Georges Duboeuf, one of the great wine merchants of the 20th Century, has died at the age of 86.
He was best known for turning the release of a little-known French product – a red wine called Beaujolais Nouveau – into a global phenomenon.
By the 1980s, Mr Duboeuf’s enthusiastic promotion of the wine had led to its annual release date being known across the world as Beaujolais Nouveau Day.
It also earned him the nickname “the Pope of Beaujolais”.
Mr Duboeuf died of a stroke at about 18:00 (17:00 GMT) on Saturday at his home in the eastern village of Romanèche-Thorins, his daughter-in-law Anne told AFP news agency.
In the 1950s Mr Duboeuf set up L’Écrin Mâconnais-Beaujolais, an association of wine producers, to help promote local wines. Through the association, he developed strong relationships with traders and restaurateurs across the region.
He then opened his own winery, Georges Duboeuf Wines, in 1964. He applied traditional methods of winemaking to his craft, including rigorous monitoring of the wine and an apparently almost clinical dedication to hygiene.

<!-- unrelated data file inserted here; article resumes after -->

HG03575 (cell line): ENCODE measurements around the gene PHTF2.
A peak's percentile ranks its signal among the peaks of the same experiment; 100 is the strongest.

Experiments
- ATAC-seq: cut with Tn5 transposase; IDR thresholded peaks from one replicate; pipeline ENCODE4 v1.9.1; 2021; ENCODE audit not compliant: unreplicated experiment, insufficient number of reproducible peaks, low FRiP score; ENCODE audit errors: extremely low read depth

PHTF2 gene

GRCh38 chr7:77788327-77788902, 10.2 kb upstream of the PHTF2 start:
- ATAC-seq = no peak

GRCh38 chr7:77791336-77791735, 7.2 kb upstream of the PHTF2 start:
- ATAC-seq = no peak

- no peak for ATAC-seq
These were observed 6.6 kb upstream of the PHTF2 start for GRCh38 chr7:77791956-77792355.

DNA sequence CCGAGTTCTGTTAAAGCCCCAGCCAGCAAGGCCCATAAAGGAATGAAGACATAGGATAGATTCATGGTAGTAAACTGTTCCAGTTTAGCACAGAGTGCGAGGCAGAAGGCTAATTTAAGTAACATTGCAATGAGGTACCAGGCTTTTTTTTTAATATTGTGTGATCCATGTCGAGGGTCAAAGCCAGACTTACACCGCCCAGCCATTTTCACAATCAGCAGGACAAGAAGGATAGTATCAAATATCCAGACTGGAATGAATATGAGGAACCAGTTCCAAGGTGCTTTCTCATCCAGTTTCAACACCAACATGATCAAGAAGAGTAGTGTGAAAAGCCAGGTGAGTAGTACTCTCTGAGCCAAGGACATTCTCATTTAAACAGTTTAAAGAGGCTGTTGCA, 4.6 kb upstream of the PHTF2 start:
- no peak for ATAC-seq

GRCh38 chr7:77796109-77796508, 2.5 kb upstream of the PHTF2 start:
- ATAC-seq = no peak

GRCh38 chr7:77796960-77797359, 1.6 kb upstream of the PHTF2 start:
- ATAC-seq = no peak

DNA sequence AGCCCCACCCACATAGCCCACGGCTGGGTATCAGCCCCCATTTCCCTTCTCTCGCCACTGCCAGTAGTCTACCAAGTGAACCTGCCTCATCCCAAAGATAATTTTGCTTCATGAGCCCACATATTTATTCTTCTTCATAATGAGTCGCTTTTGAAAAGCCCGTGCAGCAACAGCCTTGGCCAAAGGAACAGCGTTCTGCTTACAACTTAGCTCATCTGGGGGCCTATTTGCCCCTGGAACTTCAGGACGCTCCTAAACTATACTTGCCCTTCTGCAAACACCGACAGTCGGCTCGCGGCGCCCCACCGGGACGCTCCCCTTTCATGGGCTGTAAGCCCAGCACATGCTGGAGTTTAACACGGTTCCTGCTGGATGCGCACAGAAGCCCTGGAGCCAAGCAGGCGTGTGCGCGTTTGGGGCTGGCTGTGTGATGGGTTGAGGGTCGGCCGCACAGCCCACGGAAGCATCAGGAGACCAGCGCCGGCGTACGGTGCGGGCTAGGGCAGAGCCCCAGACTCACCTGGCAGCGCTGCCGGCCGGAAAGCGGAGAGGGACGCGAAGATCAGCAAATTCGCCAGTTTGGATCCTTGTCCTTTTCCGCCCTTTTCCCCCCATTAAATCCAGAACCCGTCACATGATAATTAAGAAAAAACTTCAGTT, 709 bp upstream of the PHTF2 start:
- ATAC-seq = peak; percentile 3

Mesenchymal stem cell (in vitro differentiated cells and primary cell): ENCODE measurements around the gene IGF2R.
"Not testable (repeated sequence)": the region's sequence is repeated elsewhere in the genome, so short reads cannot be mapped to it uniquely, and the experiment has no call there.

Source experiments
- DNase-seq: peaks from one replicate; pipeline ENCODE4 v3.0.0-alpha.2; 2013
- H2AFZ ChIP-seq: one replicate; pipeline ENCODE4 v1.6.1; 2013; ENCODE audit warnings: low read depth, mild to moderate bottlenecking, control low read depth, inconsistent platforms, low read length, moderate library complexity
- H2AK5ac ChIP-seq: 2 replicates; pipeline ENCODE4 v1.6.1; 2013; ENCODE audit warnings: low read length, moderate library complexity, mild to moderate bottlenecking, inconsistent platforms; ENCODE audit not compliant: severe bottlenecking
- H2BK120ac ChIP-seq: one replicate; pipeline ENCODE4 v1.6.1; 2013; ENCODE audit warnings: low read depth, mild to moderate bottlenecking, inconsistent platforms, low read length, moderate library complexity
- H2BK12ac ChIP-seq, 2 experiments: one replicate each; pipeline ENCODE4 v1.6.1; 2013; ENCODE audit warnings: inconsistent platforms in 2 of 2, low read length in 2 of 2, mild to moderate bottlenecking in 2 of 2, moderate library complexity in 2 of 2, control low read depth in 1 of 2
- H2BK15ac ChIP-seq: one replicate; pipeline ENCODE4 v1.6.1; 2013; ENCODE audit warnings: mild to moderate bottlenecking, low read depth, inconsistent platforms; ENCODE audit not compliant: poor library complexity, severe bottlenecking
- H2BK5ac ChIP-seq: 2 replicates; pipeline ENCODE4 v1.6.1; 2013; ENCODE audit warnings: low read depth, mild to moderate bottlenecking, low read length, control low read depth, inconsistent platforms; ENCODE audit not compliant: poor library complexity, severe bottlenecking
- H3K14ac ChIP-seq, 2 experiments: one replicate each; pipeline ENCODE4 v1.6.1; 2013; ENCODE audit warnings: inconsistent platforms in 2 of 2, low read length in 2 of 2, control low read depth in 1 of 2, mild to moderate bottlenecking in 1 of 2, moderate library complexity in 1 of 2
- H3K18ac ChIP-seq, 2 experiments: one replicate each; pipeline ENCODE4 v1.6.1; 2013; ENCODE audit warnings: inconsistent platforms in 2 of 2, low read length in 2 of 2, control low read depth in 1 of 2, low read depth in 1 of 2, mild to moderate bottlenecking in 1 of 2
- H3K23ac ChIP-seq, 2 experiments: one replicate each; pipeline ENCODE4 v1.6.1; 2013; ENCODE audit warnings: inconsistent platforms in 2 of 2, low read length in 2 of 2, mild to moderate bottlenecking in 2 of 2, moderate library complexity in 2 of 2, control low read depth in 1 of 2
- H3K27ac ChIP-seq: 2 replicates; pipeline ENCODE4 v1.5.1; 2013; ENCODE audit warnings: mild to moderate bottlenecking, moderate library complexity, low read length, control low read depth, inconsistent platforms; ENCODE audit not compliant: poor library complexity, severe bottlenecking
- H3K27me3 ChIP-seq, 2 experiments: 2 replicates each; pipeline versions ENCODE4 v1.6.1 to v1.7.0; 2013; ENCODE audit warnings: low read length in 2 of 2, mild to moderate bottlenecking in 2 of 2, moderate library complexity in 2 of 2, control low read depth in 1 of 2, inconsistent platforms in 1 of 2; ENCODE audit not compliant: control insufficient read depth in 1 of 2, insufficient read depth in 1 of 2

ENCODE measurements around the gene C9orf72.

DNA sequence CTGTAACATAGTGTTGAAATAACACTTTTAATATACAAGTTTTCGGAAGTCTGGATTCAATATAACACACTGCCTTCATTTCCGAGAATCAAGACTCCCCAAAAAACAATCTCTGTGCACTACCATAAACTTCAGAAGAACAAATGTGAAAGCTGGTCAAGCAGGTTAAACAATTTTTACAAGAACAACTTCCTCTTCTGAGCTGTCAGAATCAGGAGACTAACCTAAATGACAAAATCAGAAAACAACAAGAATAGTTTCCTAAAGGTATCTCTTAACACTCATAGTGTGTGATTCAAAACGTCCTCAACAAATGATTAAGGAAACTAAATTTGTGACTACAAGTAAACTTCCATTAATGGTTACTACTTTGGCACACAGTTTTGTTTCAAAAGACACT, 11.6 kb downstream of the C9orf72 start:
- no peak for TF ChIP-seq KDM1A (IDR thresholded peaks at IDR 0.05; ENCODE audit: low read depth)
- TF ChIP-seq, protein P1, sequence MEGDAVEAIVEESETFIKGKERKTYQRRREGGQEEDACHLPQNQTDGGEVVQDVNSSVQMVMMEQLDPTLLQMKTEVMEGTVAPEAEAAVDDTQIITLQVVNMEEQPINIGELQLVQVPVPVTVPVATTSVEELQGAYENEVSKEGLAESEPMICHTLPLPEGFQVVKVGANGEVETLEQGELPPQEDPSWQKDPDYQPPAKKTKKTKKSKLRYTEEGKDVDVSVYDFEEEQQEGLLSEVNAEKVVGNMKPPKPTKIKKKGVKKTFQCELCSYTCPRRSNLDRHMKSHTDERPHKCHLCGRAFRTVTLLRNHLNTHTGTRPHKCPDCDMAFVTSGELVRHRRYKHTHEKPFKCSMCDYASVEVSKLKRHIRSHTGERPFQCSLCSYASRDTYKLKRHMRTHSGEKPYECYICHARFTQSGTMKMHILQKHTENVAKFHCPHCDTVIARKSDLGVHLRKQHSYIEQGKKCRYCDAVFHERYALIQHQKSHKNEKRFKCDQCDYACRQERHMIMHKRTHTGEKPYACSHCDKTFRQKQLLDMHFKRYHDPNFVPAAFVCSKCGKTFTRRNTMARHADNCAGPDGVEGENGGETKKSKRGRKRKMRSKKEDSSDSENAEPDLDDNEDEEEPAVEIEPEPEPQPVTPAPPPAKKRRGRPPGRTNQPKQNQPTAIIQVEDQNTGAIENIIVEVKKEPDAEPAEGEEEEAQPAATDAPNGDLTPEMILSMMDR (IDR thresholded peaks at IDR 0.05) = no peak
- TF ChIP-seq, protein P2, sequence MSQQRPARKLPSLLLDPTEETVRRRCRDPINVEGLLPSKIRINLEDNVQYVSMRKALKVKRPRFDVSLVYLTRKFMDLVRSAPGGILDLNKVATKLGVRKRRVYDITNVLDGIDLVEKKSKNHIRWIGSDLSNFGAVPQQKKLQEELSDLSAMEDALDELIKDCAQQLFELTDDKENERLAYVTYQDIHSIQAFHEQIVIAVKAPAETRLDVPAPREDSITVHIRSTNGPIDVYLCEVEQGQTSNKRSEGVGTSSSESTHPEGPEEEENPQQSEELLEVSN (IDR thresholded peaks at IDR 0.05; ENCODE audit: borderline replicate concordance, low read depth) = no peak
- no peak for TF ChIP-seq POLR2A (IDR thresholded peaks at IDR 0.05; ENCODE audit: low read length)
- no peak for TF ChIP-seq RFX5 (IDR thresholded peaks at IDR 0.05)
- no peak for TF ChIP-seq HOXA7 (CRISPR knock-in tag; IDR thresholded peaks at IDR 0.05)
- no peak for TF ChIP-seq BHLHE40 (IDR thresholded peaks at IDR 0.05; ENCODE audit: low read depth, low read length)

The winery later grew to other regions, and in 1993 Mr Duboeuf set up a shop and museum of winemaking in Romanèche-Thorins.
But it was his tireless promotion of Beaujolais Nouveau in particular that set Mr Duboeuf apart.
Throughout the 1980s he held Beaujolais Nouveau festivals which were attended by celebrities of all kinds, including Michelin-starred restaurateurs.
By the time he passed the company on to his son Franck in 2018, the company was producing about 30 million bottles a year that were sold internationally.
Dominique Piron, president of the Inter Beaujolais company, said Mr Duboeuf was responsible for “raising the Beaujolais flag all over the world”.
“He had a nose, an intuition, [he was] a step ahead of everyone,” he said.